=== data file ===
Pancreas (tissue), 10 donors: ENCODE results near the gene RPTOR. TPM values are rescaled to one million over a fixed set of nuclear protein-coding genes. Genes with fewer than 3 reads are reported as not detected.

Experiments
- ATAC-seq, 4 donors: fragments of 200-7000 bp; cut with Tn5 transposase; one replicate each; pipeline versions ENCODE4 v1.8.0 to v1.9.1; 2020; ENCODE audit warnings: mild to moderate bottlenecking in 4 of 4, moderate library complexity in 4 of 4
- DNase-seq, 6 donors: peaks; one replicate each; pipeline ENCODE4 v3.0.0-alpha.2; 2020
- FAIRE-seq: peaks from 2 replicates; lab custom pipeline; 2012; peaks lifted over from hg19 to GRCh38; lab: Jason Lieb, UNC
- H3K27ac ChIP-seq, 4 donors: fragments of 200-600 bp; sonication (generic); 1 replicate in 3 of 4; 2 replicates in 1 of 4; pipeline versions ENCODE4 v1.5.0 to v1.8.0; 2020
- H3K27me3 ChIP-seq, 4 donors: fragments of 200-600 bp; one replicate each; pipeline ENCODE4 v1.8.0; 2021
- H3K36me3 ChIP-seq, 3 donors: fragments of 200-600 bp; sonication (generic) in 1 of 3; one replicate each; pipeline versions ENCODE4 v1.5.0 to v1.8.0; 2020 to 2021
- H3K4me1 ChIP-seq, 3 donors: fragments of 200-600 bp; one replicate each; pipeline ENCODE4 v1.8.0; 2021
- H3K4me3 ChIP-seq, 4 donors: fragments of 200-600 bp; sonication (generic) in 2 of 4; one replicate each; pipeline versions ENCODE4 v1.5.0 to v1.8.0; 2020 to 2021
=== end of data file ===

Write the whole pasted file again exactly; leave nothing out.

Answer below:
Pancreas (tissue), 10 donors: ENCODE results near the gene RPTOR. TPM values are rescaled to one million over a fixed set of nuclear protein-coding genes. Genes with fewer than 3 reads are reported as not detected.

Experiments
- ATAC-seq, 4 donors: fragments of 200-7000 bp; cut with Tn5 transposase; one replicate each; pipeline versions ENCODE4 v1.8.0 to v1.9.1; 2020; ENCODE audit warnings: mild to moderate bottlenecking in 4 of 4, moderate library complexity in 4 of 4
- DNase-seq, 6 donors: peaks; one replicate each; pipeline ENCODE4 v3.0.0-alpha.2; 2020
- FAIRE-seq: peaks from 2 replicates; lab custom pipeline; 2012; peaks lifted over from hg19 to GRCh38; lab: Jason Lieb, UNC
- H3K27ac ChIP-seq, 4 donors: fragments of 200-600 bp; sonication (generic); 1 replicate in 3 of 4; 2 replicates in 1 of 4; pipeline versions ENCODE4 v1.5.0 to v1.8.0; 2020
- H3K27me3 ChIP-seq, 4 donors: fragments of 200-600 bp; one replicate each; pipeline ENCODE4 v1.8.0; 2021
- H3K36me3 ChIP-seq, 3 donors: fragments of 200-600 bp; sonication (generic) in 1 of 3; one replicate each; pipeline versions ENCODE4 v1.5.0 to v1.8.0; 2020 to 2021
- H3K4me1 ChIP-seq, 3 donors: fragments of 200-600 bp; one replicate each; pipeline ENCODE4 v1.8.0; 2021
- H3K4me3 ChIP-seq, 4 donors: fragments of 200-600 bp; sonication (generic) in 2 of 4; one replicate each; pipeline versions ENCODE4 v1.5.0 to v1.8.0; 2020 to 2021